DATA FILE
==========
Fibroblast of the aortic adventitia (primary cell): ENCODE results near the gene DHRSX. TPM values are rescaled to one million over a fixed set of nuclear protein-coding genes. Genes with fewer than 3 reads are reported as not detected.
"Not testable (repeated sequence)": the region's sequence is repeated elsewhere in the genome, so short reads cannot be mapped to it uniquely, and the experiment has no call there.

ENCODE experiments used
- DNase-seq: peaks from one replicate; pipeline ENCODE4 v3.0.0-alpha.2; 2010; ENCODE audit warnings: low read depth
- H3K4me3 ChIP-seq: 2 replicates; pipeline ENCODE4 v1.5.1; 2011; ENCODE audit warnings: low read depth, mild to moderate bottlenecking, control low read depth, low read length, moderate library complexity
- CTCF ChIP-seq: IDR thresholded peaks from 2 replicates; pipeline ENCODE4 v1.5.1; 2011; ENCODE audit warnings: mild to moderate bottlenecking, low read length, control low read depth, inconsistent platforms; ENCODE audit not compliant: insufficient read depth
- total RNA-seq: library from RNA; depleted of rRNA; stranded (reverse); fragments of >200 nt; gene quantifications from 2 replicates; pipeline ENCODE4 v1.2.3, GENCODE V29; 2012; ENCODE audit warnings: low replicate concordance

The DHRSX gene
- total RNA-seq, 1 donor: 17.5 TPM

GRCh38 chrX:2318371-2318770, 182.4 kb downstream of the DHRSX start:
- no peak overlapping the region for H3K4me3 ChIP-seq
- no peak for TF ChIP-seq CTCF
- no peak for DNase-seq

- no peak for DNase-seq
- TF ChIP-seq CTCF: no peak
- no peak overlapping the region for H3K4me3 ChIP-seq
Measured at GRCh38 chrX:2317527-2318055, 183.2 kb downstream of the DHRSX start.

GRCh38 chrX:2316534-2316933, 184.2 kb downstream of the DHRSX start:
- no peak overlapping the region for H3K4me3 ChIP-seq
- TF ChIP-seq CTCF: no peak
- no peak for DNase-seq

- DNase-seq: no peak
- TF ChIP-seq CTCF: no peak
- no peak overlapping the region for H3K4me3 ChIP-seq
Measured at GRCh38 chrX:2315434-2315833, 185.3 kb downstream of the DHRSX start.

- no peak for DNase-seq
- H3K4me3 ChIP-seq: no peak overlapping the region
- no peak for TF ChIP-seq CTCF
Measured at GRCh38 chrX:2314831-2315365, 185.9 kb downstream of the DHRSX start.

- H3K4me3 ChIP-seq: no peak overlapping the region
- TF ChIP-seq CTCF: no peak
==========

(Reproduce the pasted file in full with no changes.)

Fibroblast of the aortic adventitia (primary cell): ENCODE results near the gene DHRSX. TPM values are rescaled to one million over a fixed set of nuclear protein-coding genes. Genes with fewer than 3 reads are reported as not detected.
"Not testable (repeated sequence)": the region's sequence is repeated elsewhere in the genome, so short reads cannot be mapped to it uniquely, and the experiment has no call there.

ENCODE experiments used
- DNase-seq: peaks from one replicate; pipeline ENCODE4 v3.0.0-alpha.2; 2010; ENCODE audit warnings: low read depth
- H3K4me3 ChIP-seq: 2 replicates; pipeline ENCODE4 v1.5.1; 2011; ENCODE audit warnings: low read depth, mild to moderate bottlenecking, control low read depth, low read length, moderate library complexity
- CTCF ChIP-seq: IDR thresholded peaks from 2 replicates; pipeline ENCODE4 v1.5.1; 2011; ENCODE audit warnings: mild to moderate bottlenecking, low read length, control low read depth, inconsistent platforms; ENCODE audit not compliant: insufficient read depth
- total RNA-seq: library from RNA; depleted of rRNA; stranded (reverse); fragments of >200 nt; gene quantifications from 2 replicates; pipeline ENCODE4 v1.2.3, GENCODE V29; 2012; ENCODE audit warnings: low replicate concordance

The DHRSX gene
- total RNA-seq, 1 donor: 17.5 TPM

GRCh38 chrX:2318371-2318770, 182.4 kb downstream of the DHRSX start:
- no peak overlapping the region for H3K4me3 ChIP-seq
- no peak for TF ChIP-seq CTCF
- no peak for DNase-seq

- no peak for DNase-seq
- TF ChIP-seq CTCF: no peak
- no peak overlapping the region for H3K4me3 ChIP-seq
Measured at GRCh38 chrX:2317527-2318055, 183.2 kb downstream of the DHRSX start.

GRCh38 chrX:2316534-2316933, 184.2 kb downstream of the DHRSX start:
- no peak overlapping the region for H3K4me3 ChIP-seq
- TF ChIP-seq CTCF: no peak
- no peak for DNase-seq

- DNase-seq: no peak
- TF ChIP-seq CTCF: no peak
- no peak overlapping the region for H3K4me3 ChIP-seq
Measured at GRCh38 chrX:2315434-2315833, 185.3 kb downstream of the DHRSX start.

- no peak for DNase-seq
- H3K4me3 ChIP-seq: no peak overlapping the region
- no peak for TF ChIP-seq CTCF
Measured at GRCh38 chrX:2314831-2315365, 185.9 kb downstream of the DHRSX start.

- H3K4me3 ChIP-seq: no peak overlapping the region
- TF ChIP-seq CTCF: no peak